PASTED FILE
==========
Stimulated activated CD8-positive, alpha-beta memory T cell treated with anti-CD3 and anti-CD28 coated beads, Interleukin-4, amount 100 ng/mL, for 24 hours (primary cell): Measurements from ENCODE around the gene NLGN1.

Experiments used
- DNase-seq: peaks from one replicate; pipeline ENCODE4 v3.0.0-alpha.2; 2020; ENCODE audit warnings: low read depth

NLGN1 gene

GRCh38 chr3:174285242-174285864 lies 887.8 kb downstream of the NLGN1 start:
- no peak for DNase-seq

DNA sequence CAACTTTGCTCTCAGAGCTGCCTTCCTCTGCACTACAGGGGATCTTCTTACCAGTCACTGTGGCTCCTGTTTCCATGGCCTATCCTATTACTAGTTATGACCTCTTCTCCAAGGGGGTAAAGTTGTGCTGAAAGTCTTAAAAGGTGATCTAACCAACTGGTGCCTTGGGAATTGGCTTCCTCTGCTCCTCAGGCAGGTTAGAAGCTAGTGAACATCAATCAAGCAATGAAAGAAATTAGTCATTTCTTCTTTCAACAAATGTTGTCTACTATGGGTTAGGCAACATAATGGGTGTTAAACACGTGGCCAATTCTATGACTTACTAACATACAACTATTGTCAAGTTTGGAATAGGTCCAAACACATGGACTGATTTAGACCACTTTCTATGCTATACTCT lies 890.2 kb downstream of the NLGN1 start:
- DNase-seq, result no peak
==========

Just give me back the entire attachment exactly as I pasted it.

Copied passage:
Stimulated activated CD8-positive, alpha-beta memory T cell treated with anti-CD3 and anti-CD28 coated beads, Interleukin-4, amount 100 ng/mL, for 24 hours (primary cell): Measurements from ENCODE around the gene NLGN1.

Experiments used
- DNase-seq: peaks from one replicate; pipeline ENCODE4 v3.0.0-alpha.2; 2020; ENCODE audit warnings: low read depth

NLGN1 gene

GRCh38 chr3:174285242-174285864 lies 887.8 kb downstream of the NLGN1 start:
- no peak for DNase-seq

DNA sequence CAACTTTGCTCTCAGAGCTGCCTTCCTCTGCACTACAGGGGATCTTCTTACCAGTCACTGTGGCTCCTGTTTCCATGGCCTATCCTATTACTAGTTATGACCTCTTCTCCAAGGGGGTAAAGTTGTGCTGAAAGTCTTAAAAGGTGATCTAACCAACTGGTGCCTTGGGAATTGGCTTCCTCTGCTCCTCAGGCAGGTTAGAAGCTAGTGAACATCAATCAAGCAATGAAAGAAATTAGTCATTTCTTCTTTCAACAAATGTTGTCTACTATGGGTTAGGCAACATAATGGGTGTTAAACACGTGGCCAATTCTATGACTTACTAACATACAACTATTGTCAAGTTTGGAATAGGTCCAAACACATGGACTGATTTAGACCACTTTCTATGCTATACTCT lies 890.2 kb downstream of the NLGN1 start:
- DNase-seq, result no peak